The Important Lesson I Learned From His Strip-Club Bachelor Party

Photo: WeHeartIt
stripper

Contributor
Love, Self

My fiancé's bachelor party forced me to learn a hard lesson about relationships.

Being the modern, liberated, well-educated woman I am, I never thought I would mind the man in my life going to a strip club. Years ago, I would even occasionally join my guy friends for an evening at a gentlemen's club. It meant free cocktails all night, and have you ever seen the ladies' room at a strip club?  The restrooms are girly bonanzas that range between the cosmetics aisle at a drug store to a miniature Sephora. Plus, strippers on their bathroom breaks have the best gossip. 

Fast-forward to 2008—the year I got married. As bachelor party talk began, it never occurred to me that a strip club might come into play. In the three years I'd been dating my fiancé, he'd never been to one, so I just didn't consider it. I've known plenty of women who have "forbidden" their husbands from seeing exotic dancers, but I didn't think my fiancé needed another mother. The strip club conversation simply never had a place in my relationship lexicon. 

A week before our wedding, the least-planned bachelor party known to man had finally arrived. The event was on the books for six months, yet the groomsmen waited until they got in the car to decide where they were going. That's when I got the "Strip Club Call." My future husband was going to spend the evening surrounded by scantily clad women with enormous breasts; he might get a lap dance; he would for sure be looking at naked women all night, just as he was about to marry me. 

And, suddenly, I was furious. My head was reeling, but I tried to express my distaste as serenely as possible, which resulted in the overly calm voice that in horror movies indicates possession by an evil force. The conversation went something like this:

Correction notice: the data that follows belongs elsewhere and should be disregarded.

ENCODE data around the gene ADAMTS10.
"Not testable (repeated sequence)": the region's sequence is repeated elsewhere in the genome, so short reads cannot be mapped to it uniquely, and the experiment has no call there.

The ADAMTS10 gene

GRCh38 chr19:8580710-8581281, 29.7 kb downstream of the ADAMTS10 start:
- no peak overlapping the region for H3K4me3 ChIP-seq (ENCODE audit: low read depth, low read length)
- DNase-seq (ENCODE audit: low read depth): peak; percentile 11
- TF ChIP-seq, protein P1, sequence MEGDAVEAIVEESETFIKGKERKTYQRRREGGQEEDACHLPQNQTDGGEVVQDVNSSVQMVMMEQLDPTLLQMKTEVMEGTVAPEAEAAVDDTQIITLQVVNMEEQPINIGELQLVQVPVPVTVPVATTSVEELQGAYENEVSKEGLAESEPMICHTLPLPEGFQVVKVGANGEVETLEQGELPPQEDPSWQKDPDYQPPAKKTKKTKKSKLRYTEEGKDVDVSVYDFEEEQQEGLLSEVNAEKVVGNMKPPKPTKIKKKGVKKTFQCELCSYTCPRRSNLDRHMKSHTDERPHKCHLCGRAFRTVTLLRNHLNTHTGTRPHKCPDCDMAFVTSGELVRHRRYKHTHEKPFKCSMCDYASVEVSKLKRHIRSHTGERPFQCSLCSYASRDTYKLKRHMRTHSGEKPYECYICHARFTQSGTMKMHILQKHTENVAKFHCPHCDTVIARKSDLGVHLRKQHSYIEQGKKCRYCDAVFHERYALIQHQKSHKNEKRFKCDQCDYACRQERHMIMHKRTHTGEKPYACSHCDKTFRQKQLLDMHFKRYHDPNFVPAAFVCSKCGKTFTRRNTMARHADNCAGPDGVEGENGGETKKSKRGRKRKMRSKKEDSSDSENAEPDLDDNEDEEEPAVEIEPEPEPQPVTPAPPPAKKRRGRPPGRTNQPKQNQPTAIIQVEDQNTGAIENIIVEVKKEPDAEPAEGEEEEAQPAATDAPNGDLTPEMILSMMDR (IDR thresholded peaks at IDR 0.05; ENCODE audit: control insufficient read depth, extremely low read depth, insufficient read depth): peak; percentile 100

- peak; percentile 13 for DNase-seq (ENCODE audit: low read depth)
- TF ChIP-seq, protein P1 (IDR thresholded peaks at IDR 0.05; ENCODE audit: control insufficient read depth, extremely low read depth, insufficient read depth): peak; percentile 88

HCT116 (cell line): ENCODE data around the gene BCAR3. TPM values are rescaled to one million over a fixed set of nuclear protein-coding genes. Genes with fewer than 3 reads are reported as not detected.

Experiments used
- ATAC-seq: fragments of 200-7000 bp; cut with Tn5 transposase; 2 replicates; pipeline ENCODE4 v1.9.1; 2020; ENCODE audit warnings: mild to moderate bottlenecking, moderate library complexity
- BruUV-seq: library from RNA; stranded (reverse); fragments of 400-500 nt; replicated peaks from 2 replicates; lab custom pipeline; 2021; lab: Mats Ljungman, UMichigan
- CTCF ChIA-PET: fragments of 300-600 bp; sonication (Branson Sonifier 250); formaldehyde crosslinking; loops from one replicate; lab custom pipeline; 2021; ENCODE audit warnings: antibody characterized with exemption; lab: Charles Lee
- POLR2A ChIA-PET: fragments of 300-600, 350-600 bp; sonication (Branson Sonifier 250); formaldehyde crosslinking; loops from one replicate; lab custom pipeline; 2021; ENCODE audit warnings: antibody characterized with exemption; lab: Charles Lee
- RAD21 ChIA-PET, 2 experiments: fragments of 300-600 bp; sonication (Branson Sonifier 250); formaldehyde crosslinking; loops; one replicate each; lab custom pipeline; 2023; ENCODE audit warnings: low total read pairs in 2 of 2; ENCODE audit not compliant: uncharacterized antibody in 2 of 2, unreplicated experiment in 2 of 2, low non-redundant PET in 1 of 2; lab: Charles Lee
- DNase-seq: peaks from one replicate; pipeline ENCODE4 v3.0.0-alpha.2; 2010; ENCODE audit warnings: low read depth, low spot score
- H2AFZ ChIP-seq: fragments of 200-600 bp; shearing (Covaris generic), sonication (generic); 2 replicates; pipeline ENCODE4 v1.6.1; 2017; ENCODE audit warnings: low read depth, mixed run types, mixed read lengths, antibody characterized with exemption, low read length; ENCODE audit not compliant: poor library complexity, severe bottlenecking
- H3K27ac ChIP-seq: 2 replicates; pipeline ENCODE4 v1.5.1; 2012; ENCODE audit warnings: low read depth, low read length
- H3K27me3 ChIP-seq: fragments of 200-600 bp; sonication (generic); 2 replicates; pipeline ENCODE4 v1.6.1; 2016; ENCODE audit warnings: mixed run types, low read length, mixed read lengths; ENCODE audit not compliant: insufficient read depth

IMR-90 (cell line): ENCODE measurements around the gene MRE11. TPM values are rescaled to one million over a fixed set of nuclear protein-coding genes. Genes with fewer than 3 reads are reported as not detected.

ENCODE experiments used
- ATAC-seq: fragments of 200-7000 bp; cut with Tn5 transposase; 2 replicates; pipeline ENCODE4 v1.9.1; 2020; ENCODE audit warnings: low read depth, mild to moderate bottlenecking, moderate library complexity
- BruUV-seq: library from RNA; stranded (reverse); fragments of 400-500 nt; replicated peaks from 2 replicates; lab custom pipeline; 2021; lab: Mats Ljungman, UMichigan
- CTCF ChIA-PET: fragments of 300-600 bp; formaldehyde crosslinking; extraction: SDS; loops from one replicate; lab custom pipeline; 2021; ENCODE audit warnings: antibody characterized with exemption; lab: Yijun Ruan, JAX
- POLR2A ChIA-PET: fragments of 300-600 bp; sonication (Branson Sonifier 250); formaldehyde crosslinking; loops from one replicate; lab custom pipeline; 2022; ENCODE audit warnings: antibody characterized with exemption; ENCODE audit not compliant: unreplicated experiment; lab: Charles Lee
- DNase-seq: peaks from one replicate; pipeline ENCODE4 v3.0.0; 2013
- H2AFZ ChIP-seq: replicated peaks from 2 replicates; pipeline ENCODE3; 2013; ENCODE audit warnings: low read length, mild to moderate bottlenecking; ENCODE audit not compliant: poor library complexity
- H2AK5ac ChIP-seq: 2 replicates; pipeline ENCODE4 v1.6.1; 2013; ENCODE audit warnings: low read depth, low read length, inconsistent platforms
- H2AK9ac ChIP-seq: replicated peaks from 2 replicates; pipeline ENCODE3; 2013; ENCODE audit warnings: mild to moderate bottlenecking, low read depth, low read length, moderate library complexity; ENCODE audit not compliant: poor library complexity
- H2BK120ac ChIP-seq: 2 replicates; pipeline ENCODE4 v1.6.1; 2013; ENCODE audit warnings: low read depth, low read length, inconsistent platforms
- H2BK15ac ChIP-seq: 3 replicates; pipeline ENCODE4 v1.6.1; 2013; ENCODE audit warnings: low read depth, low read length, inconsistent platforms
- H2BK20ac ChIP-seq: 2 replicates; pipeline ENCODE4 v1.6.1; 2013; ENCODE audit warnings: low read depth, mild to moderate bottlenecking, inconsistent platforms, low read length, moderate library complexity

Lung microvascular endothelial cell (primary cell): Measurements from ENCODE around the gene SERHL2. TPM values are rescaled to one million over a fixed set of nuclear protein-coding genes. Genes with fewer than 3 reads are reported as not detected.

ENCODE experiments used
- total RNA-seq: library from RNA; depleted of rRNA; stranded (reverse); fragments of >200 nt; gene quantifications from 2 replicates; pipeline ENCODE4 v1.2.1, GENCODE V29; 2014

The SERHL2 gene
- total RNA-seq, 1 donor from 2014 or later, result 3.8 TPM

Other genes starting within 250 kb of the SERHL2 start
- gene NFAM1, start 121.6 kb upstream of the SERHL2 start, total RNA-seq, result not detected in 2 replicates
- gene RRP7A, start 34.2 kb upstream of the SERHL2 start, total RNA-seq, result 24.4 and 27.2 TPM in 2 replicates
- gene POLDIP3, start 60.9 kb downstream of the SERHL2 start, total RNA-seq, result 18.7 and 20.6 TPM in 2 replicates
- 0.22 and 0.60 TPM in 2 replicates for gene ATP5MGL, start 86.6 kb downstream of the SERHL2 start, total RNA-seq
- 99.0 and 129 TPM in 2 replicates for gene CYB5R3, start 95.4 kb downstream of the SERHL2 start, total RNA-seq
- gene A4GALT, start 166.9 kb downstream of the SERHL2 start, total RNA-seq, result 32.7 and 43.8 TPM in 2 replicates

"Wait, you're upset? You never told me I couldn't go!" (Maybe he does need another mother). "But the guys have it all planned out!" (A plan they made five minutes ago).

"I can't tell them to change the plan!" (Sure you can: "Guys, I think it's pretty disrespectful to Emily if I to go to a strip club a week before our wedding.")

The whole time I was creepily calm.

He went to the strip club.

Meanwhile, I went to my girls. It took calls to several of my bridesmaids that night for me to work through how I felt. I've always been confident in my looks, but suddenly this event shook my assurance. Is there something he wants to see that I don't have? I was also mad at my stereotypical reaction. I felt like a cliché that you see on those horrible wedding reality shows. The fiancé makes a fool of himself by "acting like a man" at his bachelor party, and when his bride finds out, she makes a fool of herself by screaming and lunging at him. You always wonder, "Why are these two even getting married? They have no respect for each other." Were we no better than that? 

Then it came to me: We were better than that. We had a tremendous amount of respect for each other, and I had simply dropped the ball on communicating.  I hadn't taken the time to examine my feelings, or express them to my future husband (a good habit to have when committing to spend the rest of your life with someone). 

The next day, the defense for Team Man was working overtime: "We just talked and drank! No one even got a lap dance. We might as well have been at a bar!" 

"Then why didn't you just go to a bar?" Zing! That's 150 points for the double X-chromosome.

Holding his party at a strip club suggested he needed one last hurrah before we got married, and it offended me. I thought our marriage was one long hurrahsomething we looked forward to, not something from which we needed a reprieve.

Sure it's idealistic, but if you can't afford some idealism the week before you get married, when can you? The strip club wasn't the issue; it was the timing of the visit that bothered me. So when he promised to never go again, I could honestly say I wouldn't care if he did. We'd already be married during that next visit; it wouldn't be a statement about our impending union.   

I learned the hard way how important it is that I'm fully aware of my feelings. Just because I didn't have a problem with strip clubs when I was young and single didn't mean that I wouldn't find a visit to one disrespectful and hurtful the week before my wedding. More importantly, no matter how good your relationship is, the guy you're with can't know how you feel if you don't tell him!

I've put my "strip club" lesson to good use in my marriage. From the mundane, "When I'm under deadline, the noise of the television is very distracting," to the more significant, "Sure my family's crazy, but you're not allowed to say they are." When I tell him how I feel, my husband is quite good at respecting those feelings. So perhaps I have to thank my husband for his pre-wedding faux pas!

Author

Contributor

MOST POPULAR